New research strategy has an eye on the Nobel Prize

The Danish government has launched a new research and innovation strategy aimed at both getting value for money from spending on research, innovation and the distribution of knowledge based on research, and ensuring research is of the highest quality.

Under the strategy, titled ‘Denmark: Ready for the Future. The governmental goals for Danish research and innovation’, the government will establish a ‘Nobel Pact’, strengthen technological research, gear allocation of research funding more to supporting high quality research and create better research careers for young people.

The ‘Nobel strategy’ will involve combining public funding with private foundation funding to develop some Nobel Prize winning or equivalent level researchers, Minister of Higher Education and Science Søren Pind said at the launch on 5 December.

The strategy commits the government to investing at least 1% of GNP – gross national product – in research and development each year.

“Science is going to make us capable of understanding the world around us and of dealing with the great societal challenges,” the strategy says.

Funding through private foundations has been growing strongly in recent years and since a globalisation fund was agreed upon by all parties in parliament in 2006, the Danish public research budget has increased from DKK15 billion (US$2.4 billion) to DKK22.2 billion (US$3.5 billion) in 2018.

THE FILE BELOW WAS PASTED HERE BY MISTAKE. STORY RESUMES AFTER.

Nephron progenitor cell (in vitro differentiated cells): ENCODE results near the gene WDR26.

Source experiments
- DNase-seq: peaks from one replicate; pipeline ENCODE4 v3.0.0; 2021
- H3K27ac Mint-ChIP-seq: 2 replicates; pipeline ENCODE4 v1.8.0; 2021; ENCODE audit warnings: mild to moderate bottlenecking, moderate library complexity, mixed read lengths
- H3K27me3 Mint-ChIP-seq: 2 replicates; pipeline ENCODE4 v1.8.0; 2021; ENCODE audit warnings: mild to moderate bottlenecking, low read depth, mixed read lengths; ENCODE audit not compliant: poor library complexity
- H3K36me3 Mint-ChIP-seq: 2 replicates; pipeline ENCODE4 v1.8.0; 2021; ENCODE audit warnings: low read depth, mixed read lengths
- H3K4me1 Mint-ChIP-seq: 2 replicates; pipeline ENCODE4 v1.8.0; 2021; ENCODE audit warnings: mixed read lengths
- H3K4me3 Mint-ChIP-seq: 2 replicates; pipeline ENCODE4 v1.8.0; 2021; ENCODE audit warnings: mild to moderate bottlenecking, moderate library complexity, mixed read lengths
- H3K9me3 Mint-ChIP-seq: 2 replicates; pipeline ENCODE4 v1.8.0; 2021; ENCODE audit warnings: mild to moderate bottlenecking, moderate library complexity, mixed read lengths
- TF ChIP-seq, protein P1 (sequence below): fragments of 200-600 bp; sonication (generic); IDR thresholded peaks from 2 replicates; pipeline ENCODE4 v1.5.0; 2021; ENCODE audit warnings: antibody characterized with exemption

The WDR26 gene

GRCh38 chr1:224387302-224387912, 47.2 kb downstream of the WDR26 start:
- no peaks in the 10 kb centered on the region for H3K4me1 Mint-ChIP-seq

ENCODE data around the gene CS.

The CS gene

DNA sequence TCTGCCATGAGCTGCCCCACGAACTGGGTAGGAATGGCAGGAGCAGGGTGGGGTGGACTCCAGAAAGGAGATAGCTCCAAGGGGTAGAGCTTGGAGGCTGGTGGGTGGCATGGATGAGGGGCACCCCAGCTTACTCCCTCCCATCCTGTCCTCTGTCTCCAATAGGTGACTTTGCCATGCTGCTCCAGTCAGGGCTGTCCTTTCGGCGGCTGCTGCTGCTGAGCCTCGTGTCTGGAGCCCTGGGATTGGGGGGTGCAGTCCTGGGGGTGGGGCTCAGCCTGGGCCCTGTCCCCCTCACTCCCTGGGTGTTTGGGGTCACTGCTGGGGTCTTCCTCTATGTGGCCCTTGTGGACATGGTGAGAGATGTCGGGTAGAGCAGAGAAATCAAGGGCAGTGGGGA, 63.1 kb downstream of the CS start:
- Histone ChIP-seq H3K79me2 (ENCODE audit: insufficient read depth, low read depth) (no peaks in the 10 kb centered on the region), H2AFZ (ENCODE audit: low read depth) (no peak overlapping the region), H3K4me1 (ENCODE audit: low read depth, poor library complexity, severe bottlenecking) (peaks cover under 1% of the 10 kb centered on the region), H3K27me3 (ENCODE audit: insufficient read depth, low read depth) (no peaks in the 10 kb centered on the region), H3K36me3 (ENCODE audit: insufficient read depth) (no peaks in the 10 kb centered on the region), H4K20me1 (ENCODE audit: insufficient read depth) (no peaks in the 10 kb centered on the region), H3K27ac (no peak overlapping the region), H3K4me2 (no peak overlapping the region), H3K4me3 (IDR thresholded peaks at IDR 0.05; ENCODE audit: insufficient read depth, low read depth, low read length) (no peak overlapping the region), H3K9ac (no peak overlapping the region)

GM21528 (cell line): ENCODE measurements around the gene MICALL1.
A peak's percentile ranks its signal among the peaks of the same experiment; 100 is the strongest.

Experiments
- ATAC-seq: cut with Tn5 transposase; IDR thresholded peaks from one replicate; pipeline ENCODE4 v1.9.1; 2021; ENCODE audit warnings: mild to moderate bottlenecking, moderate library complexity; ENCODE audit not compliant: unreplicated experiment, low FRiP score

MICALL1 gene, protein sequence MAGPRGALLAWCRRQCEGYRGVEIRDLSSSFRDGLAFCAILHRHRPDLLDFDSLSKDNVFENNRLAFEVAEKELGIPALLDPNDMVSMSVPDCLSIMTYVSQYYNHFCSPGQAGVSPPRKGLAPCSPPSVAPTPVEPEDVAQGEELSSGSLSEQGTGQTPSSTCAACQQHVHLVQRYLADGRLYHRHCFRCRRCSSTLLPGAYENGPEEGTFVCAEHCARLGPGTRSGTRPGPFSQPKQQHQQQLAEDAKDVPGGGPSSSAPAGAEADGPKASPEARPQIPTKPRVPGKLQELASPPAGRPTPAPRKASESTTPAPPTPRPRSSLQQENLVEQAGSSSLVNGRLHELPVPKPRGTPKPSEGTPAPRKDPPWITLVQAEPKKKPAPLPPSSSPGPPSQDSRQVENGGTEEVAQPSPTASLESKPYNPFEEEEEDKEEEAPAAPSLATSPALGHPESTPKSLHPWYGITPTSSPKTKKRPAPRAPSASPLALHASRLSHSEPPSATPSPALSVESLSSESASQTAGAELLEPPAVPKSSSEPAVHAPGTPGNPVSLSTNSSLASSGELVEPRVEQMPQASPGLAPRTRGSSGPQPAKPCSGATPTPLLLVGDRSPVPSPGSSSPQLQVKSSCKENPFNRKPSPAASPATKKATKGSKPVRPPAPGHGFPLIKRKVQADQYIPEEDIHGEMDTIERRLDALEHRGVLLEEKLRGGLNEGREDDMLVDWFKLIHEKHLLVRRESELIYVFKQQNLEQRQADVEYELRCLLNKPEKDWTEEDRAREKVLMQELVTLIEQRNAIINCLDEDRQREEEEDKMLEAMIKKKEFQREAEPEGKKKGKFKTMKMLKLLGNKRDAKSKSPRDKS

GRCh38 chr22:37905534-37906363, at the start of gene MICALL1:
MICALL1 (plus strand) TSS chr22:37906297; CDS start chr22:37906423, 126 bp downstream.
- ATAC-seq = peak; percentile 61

The globalisation fund, which lasted until 2012, ensured an extra 0.5% of GNP per year was allocated to the internationalisation of research, amounting in total to DKK40 billion (US$6.3 billion) for the period 2006-12.

Since then the percentage of GNP per year allocated to research has risen. But universities are being confronted with new strategic choices.

International competition is intense

“Over recent years we have positioned ourselves as one of the strongest countries in the world with regard to scientific breakthroughs, and our scientists are among the most frequently cited in the world. But the international competition is intense, and if Denmark is to remain a research nation that is absolutely world class, we have to become even better and improve our research,” the strategy says.

“The government therefore wants to ensure that the best of our scientists are of the same calibre as the best scientists in the world, and we shall actively work towards more of our researchers taking home a Nobel Prize in the future.”

The strategy seeks to do this via the following instruments:
  • • Establishing a ‘Nobel Pact’.

  • • A new model for distributing basic funding for research based on quality.

  • • Research programmes for the future top scientists.

  • • A national European Research Council supported programme.

  • • Monitoring of the career track in Danish research.

  • • Establishment of top science groups linked to the European Spallation Source in Sweden.

  • • Membership at the Institut Laue-Langevin.

  • • A new national strategy for digital infrastructure.

  • • Analysis of investments in national research infrastructure.

  • • Establishment of Danish innovation centres.

  • • An action plan for Danish participation in EU research and innovation programmes.